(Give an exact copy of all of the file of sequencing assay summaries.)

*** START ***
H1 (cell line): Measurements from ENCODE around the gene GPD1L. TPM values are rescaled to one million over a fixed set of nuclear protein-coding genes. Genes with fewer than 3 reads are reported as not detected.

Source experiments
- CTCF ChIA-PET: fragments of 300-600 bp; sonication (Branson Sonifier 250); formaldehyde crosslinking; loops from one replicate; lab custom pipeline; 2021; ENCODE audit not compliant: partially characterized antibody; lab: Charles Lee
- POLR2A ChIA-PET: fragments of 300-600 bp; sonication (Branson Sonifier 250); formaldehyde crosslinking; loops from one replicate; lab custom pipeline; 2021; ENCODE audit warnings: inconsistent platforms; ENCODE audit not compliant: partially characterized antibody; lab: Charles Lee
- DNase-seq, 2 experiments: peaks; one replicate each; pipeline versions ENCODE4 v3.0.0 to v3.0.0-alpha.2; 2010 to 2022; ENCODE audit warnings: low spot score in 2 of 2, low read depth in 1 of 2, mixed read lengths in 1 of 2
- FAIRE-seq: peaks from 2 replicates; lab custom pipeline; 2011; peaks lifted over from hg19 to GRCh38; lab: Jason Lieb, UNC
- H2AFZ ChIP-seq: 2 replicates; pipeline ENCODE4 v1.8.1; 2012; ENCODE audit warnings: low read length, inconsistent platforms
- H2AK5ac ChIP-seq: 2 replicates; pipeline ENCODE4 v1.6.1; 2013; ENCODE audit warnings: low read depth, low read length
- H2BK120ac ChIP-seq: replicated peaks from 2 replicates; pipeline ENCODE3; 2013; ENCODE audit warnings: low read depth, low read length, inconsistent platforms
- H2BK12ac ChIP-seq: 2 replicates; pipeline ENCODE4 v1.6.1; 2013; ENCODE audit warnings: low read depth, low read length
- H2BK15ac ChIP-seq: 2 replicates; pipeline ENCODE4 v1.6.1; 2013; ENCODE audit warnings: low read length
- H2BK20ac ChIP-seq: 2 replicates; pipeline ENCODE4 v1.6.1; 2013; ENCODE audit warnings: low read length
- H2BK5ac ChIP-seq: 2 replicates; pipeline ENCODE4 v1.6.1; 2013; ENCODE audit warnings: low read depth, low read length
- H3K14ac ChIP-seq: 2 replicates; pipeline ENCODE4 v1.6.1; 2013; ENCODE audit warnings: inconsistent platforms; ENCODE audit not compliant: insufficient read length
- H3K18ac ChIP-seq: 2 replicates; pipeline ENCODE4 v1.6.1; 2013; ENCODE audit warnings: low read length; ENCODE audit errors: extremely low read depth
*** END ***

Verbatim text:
H1 (cell line): Measurements from ENCODE around the gene GPD1L. TPM values are rescaled to one million over a fixed set of nuclear protein-coding genes. Genes with fewer than 3 reads are reported as not detected.

Source experiments
- CTCF ChIA-PET: fragments of 300-600 bp; sonication (Branson Sonifier 250); formaldehyde crosslinking; loops from one replicate; lab custom pipeline; 2021; ENCODE audit not compliant: partially characterized antibody; lab: Charles Lee
- POLR2A ChIA-PET: fragments of 300-600 bp; sonication (Branson Sonifier 250); formaldehyde crosslinking; loops from one replicate; lab custom pipeline; 2021; ENCODE audit warnings: inconsistent platforms; ENCODE audit not compliant: partially characterized antibody; lab: Charles Lee
- DNase-seq, 2 experiments: peaks; one replicate each; pipeline versions ENCODE4 v3.0.0 to v3.0.0-alpha.2; 2010 to 2022; ENCODE audit warnings: low spot score in 2 of 2, low read depth in 1 of 2, mixed read lengths in 1 of 2
- FAIRE-seq: peaks from 2 replicates; lab custom pipeline; 2011; peaks lifted over from hg19 to GRCh38; lab: Jason Lieb, UNC
- H2AFZ ChIP-seq: 2 replicates; pipeline ENCODE4 v1.8.1; 2012; ENCODE audit warnings: low read length, inconsistent platforms
- H2AK5ac ChIP-seq: 2 replicates; pipeline ENCODE4 v1.6.1; 2013; ENCODE audit warnings: low read depth, low read length
- H2BK120ac ChIP-seq: replicated peaks from 2 replicates; pipeline ENCODE3; 2013; ENCODE audit warnings: low read depth, low read length, inconsistent platforms
- H2BK12ac ChIP-seq: 2 replicates; pipeline ENCODE4 v1.6.1; 2013; ENCODE audit warnings: low read depth, low read length
- H2BK15ac ChIP-seq: 2 replicates; pipeline ENCODE4 v1.6.1; 2013; ENCODE audit warnings: low read length
- H2BK20ac ChIP-seq: 2 replicates; pipeline ENCODE4 v1.6.1; 2013; ENCODE audit warnings: low read length
- H2BK5ac ChIP-seq: 2 replicates; pipeline ENCODE4 v1.6.1; 2013; ENCODE audit warnings: low read depth, low read length
- H3K14ac ChIP-seq: 2 replicates; pipeline ENCODE4 v1.6.1; 2013; ENCODE audit warnings: inconsistent platforms; ENCODE audit not compliant: insufficient read length
- H3K18ac ChIP-seq: 2 replicates; pipeline ENCODE4 v1.6.1; 2013; ENCODE audit warnings: low read length; ENCODE audit errors: extremely low read depth